What I Carry: My Side-Sleeper Kit
"What I Carry" features members of CAGS Backpackers sharing collections of gear — the tried and true pieces we make room for in our pack.
NEMO Disco 15 Sleeping Bag (Women's), $319.95
Weight: 3 lbs., 1 oz.
Dimensions: 73” long, 31” shoulder, 29” hip, 30” knee
Temperature Rating: 17 degrees (F) Fill: 650 FP Down Therm-a-Rest NeoAir XLite Sleeping Pad (Regular), $189.95 Weight: 12.5 oz. Dimensions: 72” x 20” x 2.5” R-Value: 4.2 Exped AirPillow UL (Large) Weight: 1.9 oz. Dimensions: 18.1” x 11.8” x 4.7” (This pillow has been discontinued.) Your sleep system is no joke when you’re a side sleeper. And the stakes are even higher as you get older. I vividly remember my first backpacking trip in my thirties, after several years of not backpacking. I learned to backpack at a hippie summer camp up in the redwoods of Northern California from middle school through joining the staff in college. No tents, no pillows, a thin foam sleeping pad, and cutting weight out of your pack wasn’t a priority. We carried cans of beans and meat, pots and pans…. Cheap was the way we learned to backpack. And it worked just fine. I have fond memories of lying by the river, staring at the stars, having dug out little holes in the soft sand for my hip and shoulder bones. Fast forward to my thirties, pulling my gear out of storage and assessing what I have, what I’ve lost, and what might need replacing. I still have my 1970s hand-me-down, camp sleeping bag from my father. Still weighs eight pounds. Some things never change. I’ve lost my Therm-a-Rest Z Lite somewhere to time. Bummer. I borrow a self-inflating foam camping pad from a friend until I can save up for a new one. It weighs… I can’t be bothered to weigh it. It’s heavy. No bother. And of course, I’ll just use a stuff sack full of clothing for the pillow, as always. Fast forward to my first night on the trail, and I have immediate regrets. I am not in my twenties anymore. I feel EVERY rock, every twig… everything. The self-inflating pad is no match for my shoulders and hips, and it doesn’t matter how much clothing I shove into my stuff sack, it is never enough. I wake up tired, sore, and wonder how in the world I ever survived this. Frankly, the weight didn’t bother me; I was trained with a heavy pack. But I knew I needed to up my sleep game, as soon as humanly possible. Sleep gear, if you want the combo of comfort and lightweight, is expensive. It’s no joke. But I still carry my 20 year-old Kelty external frame pack and a Tupperware bowl to eat out of. I’m cheap most other places. I rarely replace a piece of gear before it’s worn out. (I wore the same pair of hiking boots for almost 20 years.) However, I saved up to splurge on my sleep gear. And I would make that trade-off again in a heartbeat. I prioritized my needs and spread the purchases out over multiple years. (And believe me, I took advantage of sales and REI dividends to get the costs down.) I started with the sleeping pad. There was just no way I could go another night without an inflatable. As a side sleeper, I needed loft. My bones could NOT touch the ground. My cousin, also an avid outdoorswoman and side sleeper, recommended the Therm-a-Rest NeoAir XLite. She said it was the best pad she’s ever slept on. Well, as far as I’m concerned, she’s dang right. It is an excellent sleeping pad. I have struggled, as an asthmatic, with blowing it up at higher elevations. But I just take a break, then get back to it. The newest version comes with a pump sack, and I am jealous. While shopping for my sleeping pad, a salesperson tried to convince me to buy an inflatable pad that had divots all over it, like this Sea to Summit pad. Well, it’s clear he wasn’t a side sleeper, as my shoulders and hips found all of those divots, and thusly, the ground. The one negative of this pad is that if you toss and turn like I do, every time you turn, it sounds like you’re opening a potato chip bag. Obviously, this is only a concern if you’re sharing sleeping quarters with other people. As is validated by others on the internet, the sound DOES diminish with use and age. But I once used it indoors in a large room with vaulted ceilings and about 20 other women; I was asked to sleep on a cot for the next two nights. (Not that I blame them. It was horrifying to hear it echoing throughout the room.) Obviously, in a tent 35 feet away in the wilderness, it may not be an issue for your trailmates. A bit later, not quite ready for the biggest purchase of all, I bought myself the Exped AirPillow UL. Let’s be clear. A pillow is a pillow. It’s fine. It gets the job done. Sure, there are other, more expensive, ultralight pillows out there with plush fleece toppers. I didn’t see the need. All I cared about was height. When sleeping on my side, I wanted the pillow to fill up as much room as possible between my head and my pad. No backpacking pillow was tall enough for that, so I settled for the tallest one at the time (that was under $40), and knew I’d just add my puffer jacket on top. At that point, what did a plush top matter? And like I said, it gets the job done. Then, the Cadillac of the set. My first brand new sleeping bag I’ve ever owned, just purchased this past year. I will admit, there are so many bells and whistles on this bag, I couldn’t possibly talk about them all. But honestly, most of them had nothing to do with why I bought this bag. I only had two priorities. One, take off several pounds of weight. (If I’m going to go to the trouble of buying a new bag, I don’t want to be carrying eight pounds any more.) And two, as a side sleeper that tosses and turns, a mummy bag is not happening. Not surprisingly, these two conditions limited my options significantly. Enter the NEMO Disco 15, a bag designed specifically for side sleepers. Sure, it’s warmer than my old bag. It’s five pounds lighter than my old bag. But look at how spacious! Yeah, it still gets wrapped up around my body a bit when I toss and turn, but absolutely NOTHING like how a mummy bag does. And I don’t feel trapped and bound. I have ZERO regrets about this purchase. I ended up appreciating the Thermo Gills (zippered vents along the chest) way more than I thought I would. I can run very warm at night, and I find this bag, with all the zippers up, very warm for 60 degree (F) nights. I really appreciate the ability to bring in some air without the draft of unzipping the side. The pillow pocket in the hood is also excellent for keeping my pillow in place while I toss and turn. I can stuff my jacket in there too, and it stays with the pillow instead of sliding off onto the tent floor all night. And there you go. That’s my side-sleeper kit. It’s safe to say that this is a 3-season system. My gear would not be appropriate for snow camping or extreme cold. And that’s fine by me. I haven’t snow camped yet, and if presented with the opportunity, I would just rent gear as I doubt it would be something I’d do frequently. What are the takeaways?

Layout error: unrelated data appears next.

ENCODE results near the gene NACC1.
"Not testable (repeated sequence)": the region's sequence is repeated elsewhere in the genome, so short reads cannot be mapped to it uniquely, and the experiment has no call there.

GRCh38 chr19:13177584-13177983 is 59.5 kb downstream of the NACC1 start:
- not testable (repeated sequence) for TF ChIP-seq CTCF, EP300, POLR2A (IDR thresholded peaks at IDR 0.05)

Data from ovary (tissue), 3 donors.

Your sleep system needs to work for YOU. Everyone has opinions on the best gear. But your body is unique. Go to the store. Lay on the mat. Put the pillow under your head. Figure out what is most important for YOU and go with your gut. Don’t let bells and whistles distract you from what you’re looking for.
Prioritize your sleep gear. You can get away with cheap gear just about everywhere else. But how well you sleep directly impacts your ability to function and enjoy the trail. You don’t have to buy all at once. Figure out which piece will impact your quality of sleep the most, and start there.
What worked for you ten years ago may not work today. And that’s okay. Our bodies change, and it’s nothing to be ashamed of. Observe and adjust. It’s the backpacker way!
Gwendolyn is the Webmaster and Blog Editor for CAGS Backpackers and has been a Girl Scout for over 30 years. She is a Camping and Backpacking Trainer for Girl Scouts of Greater Los Angeles and was the Nature Director of a backpacking-focused summer camp in Northern California.